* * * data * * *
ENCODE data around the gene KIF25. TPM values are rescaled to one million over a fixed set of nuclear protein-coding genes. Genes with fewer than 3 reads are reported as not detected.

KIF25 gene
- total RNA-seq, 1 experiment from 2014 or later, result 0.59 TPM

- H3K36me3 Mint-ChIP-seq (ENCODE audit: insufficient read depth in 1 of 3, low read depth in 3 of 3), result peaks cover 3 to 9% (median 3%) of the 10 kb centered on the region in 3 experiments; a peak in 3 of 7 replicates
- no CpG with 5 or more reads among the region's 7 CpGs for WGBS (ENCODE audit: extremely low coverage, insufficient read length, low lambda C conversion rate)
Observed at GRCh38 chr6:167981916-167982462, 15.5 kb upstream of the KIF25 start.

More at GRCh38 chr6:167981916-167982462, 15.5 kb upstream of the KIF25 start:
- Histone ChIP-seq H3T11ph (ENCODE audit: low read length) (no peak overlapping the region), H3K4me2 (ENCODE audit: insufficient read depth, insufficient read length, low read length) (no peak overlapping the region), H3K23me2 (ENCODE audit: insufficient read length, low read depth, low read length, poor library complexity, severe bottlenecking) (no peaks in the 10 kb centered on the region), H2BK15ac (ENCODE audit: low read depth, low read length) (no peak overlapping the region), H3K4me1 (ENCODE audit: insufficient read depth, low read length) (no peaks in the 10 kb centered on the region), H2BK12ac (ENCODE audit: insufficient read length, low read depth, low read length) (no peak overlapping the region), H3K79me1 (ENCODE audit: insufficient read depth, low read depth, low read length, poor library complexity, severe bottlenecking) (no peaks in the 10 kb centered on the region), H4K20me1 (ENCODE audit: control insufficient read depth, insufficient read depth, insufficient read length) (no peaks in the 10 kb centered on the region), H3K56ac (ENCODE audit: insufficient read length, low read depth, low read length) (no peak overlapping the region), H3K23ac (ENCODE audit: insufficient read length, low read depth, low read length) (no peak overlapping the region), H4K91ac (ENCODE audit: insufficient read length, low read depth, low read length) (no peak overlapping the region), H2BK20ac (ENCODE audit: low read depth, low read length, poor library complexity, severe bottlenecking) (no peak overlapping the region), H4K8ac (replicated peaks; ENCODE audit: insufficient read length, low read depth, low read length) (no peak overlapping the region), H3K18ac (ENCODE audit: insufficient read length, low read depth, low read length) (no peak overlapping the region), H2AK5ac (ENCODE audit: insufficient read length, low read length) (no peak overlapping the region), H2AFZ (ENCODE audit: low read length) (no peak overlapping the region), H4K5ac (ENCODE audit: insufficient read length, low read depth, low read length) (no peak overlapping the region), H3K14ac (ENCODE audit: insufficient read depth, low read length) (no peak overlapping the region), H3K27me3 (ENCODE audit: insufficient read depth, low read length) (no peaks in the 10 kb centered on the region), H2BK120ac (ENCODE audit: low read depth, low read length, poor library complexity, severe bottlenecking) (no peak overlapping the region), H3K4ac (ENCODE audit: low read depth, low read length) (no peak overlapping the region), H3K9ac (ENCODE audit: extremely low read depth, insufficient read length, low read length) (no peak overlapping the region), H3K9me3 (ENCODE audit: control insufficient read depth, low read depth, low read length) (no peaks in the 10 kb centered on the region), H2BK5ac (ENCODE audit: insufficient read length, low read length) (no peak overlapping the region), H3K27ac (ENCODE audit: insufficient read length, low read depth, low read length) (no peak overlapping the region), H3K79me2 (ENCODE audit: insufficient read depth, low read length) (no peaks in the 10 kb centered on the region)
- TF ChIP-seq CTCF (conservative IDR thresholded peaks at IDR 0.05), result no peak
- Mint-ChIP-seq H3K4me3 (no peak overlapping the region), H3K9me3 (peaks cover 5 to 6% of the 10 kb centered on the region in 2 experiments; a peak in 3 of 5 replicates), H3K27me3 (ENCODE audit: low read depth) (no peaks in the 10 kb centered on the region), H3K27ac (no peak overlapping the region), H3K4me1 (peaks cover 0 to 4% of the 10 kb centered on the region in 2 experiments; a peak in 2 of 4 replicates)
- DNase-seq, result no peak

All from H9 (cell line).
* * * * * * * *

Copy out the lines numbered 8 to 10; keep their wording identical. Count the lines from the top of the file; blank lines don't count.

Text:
- Histone ChIP-seq H3T11ph (ENCODE audit: low read length) (no peak overlapping the region), H3K4me2 (ENCODE audit: insufficient read depth, insufficient read length, low read length) (no peak overlapping the region), H3K23me2 (ENCODE audit: insufficient read length, low read depth, low read length, poor library complexity, severe bottlenecking) (no peaks in the 10 kb centered on the region), H2BK15ac (ENCODE audit: low read depth, low read length) (no peak overlapping the region), H3K4me1 (ENCODE audit: insufficient read depth, low read length) (no peaks in the 10 kb centered on the region), H2BK12ac (ENCODE audit: insufficient read length, low read depth, low read length) (no peak overlapping the region), H3K79me1 (ENCODE audit: insufficient read depth, low read depth, low read length, poor library complexity, severe bottlenecking) (no peaks in the 10 kb centered on the region), H4K20me1 (ENCODE audit: control insufficient read depth, insufficient read depth, insufficient read length) (no peaks in the 10 kb centered on the region), H3K56ac (ENCODE audit: insufficient read length, low read depth, low read length) (no peak overlapping the region), H3K23ac (ENCODE audit: insufficient read length, low read depth, low read length) (no peak overlapping the region), H4K91ac (ENCODE audit: insufficient read length, low read depth, low read length) (no peak overlapping the region), H2BK20ac (ENCODE audit: low read depth, low read length, poor library complexity, severe bottlenecking) (no peak overlapping the region), H4K8ac (replicated peaks; ENCODE audit: insufficient read length, low read depth, low read length) (no peak overlapping the region), H3K18ac (ENCODE audit: insufficient read length, low read depth, low read length) (no peak overlapping the region), H2AK5ac (ENCODE audit: insufficient read length, low read length) (no peak overlapping the region), H2AFZ (ENCODE audit: low read length) (no peak overlapping the region), H4K5ac (ENCODE audit: insufficient read length, low read depth, low read length) (no peak overlapping the region), H3K14ac (ENCODE audit: insufficient read depth, low read length) (no peak overlapping the region), H3K27me3 (ENCODE audit: insufficient read depth, low read length) (no peaks in the 10 kb centered on the region), H2BK120ac (ENCODE audit: low read depth, low read length, poor library complexity, severe bottlenecking) (no peak overlapping the region), H3K4ac (ENCODE audit: low read depth, low read length) (no peak overlapping the region), H3K9ac (ENCODE audit: extremely low read depth, insufficient read length, low read length) (no peak overlapping the region), H3K9me3 (ENCODE audit: control insufficient read depth, low read depth, low read length) (no peaks in the 10 kb centered on the region), H2BK5ac (ENCODE audit: insufficient read length, low read length) (no peak overlapping the region), H3K27ac (ENCODE audit: insufficient read length, low read depth, low read length) (no peak overlapping the region), H3K79me2 (ENCODE audit: insufficient read depth, low read length) (no peaks in the 10 kb centered on the region)
- TF ChIP-seq CTCF (conservative IDR thresholded peaks at IDR 0.05), result no peak
- Mint-ChIP-seq H3K4me3 (no peak overlapping the region), H3K9me3 (peaks cover 5 to 6% of the 10 kb centered on the region in 2 experiments; a peak in 3 of 5 replicates), H3K27me3 (ENCODE audit: low read depth) (no peaks in the 10 kb centered on the region), H3K27ac (no peak overlapping the region), H3K4me1 (peaks cover 0 to 4% of the 10 kb centered on the region in 2 experiments; a peak in 2 of 4 replicates)